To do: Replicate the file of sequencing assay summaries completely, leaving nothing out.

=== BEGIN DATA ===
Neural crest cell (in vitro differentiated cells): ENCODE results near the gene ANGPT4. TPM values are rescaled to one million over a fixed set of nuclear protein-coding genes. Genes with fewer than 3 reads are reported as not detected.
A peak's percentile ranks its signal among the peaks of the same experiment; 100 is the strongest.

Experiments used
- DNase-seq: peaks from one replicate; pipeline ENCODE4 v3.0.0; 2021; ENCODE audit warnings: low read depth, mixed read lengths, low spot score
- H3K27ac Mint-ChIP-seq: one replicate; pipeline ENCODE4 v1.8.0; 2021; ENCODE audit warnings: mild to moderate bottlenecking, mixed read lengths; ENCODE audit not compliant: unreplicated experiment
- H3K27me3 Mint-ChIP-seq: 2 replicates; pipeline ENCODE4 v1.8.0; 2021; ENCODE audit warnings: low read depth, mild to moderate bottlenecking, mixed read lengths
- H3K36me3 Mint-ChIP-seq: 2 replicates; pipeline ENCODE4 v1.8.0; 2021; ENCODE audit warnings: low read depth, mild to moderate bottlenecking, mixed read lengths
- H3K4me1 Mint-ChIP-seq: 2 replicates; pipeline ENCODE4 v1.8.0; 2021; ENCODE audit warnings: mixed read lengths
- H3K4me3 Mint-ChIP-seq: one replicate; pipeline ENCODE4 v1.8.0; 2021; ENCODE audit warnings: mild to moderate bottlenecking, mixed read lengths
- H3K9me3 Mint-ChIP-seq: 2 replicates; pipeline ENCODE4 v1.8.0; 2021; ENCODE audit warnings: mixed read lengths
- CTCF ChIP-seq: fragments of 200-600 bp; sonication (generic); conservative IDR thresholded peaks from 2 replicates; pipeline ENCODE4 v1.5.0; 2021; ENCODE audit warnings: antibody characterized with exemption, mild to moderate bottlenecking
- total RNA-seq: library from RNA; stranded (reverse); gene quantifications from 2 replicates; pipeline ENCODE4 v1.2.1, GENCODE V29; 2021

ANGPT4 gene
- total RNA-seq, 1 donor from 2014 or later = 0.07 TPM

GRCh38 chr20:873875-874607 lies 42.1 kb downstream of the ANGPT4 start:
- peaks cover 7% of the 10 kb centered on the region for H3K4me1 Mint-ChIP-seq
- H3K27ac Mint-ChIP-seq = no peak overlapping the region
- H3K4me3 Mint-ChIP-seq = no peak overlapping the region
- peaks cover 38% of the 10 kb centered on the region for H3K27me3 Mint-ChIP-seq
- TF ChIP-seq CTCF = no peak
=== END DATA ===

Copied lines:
Neural crest cell (in vitro differentiated cells): ENCODE results near the gene ANGPT4. TPM values are rescaled to one million over a fixed set of nuclear protein-coding genes. Genes with fewer than 3 reads are reported as not detected.
A peak's percentile ranks its signal among the peaks of the same experiment; 100 is the strongest.

Experiments used
- DNase-seq: peaks from one replicate; pipeline ENCODE4 v3.0.0; 2021; ENCODE audit warnings: low read depth, mixed read lengths, low spot score
- H3K27ac Mint-ChIP-seq: one replicate; pipeline ENCODE4 v1.8.0; 2021; ENCODE audit warnings: mild to moderate bottlenecking, mixed read lengths; ENCODE audit not compliant: unreplicated experiment
- H3K27me3 Mint-ChIP-seq: 2 replicates; pipeline ENCODE4 v1.8.0; 2021; ENCODE audit warnings: low read depth, mild to moderate bottlenecking, mixed read lengths
- H3K36me3 Mint-ChIP-seq: 2 replicates; pipeline ENCODE4 v1.8.0; 2021; ENCODE audit warnings: low read depth, mild to moderate bottlenecking, mixed read lengths
- H3K4me1 Mint-ChIP-seq: 2 replicates; pipeline ENCODE4 v1.8.0; 2021; ENCODE audit warnings: mixed read lengths
- H3K4me3 Mint-ChIP-seq: one replicate; pipeline ENCODE4 v1.8.0; 2021; ENCODE audit warnings: mild to moderate bottlenecking, mixed read lengths
- H3K9me3 Mint-ChIP-seq: 2 replicates; pipeline ENCODE4 v1.8.0; 2021; ENCODE audit warnings: mixed read lengths
- CTCF ChIP-seq: fragments of 200-600 bp; sonication (generic); conservative IDR thresholded peaks from 2 replicates; pipeline ENCODE4 v1.5.0; 2021; ENCODE audit warnings: antibody characterized with exemption, mild to moderate bottlenecking
- total RNA-seq: library from RNA; stranded (reverse); gene quantifications from 2 replicates; pipeline ENCODE4 v1.2.1, GENCODE V29; 2021

ANGPT4 gene
- total RNA-seq, 1 donor from 2014 or later = 0.07 TPM

GRCh38 chr20:873875-874607 lies 42.1 kb downstream of the ANGPT4 start:
- peaks cover 7% of the 10 kb centered on the region for H3K4me1 Mint-ChIP-seq
- H3K27ac Mint-ChIP-seq = no peak overlapping the region
- H3K4me3 Mint-ChIP-seq = no peak overlapping the region
- peaks cover 38% of the 10 kb centered on the region for H3K27me3 Mint-ChIP-seq
- TF ChIP-seq CTCF = no peak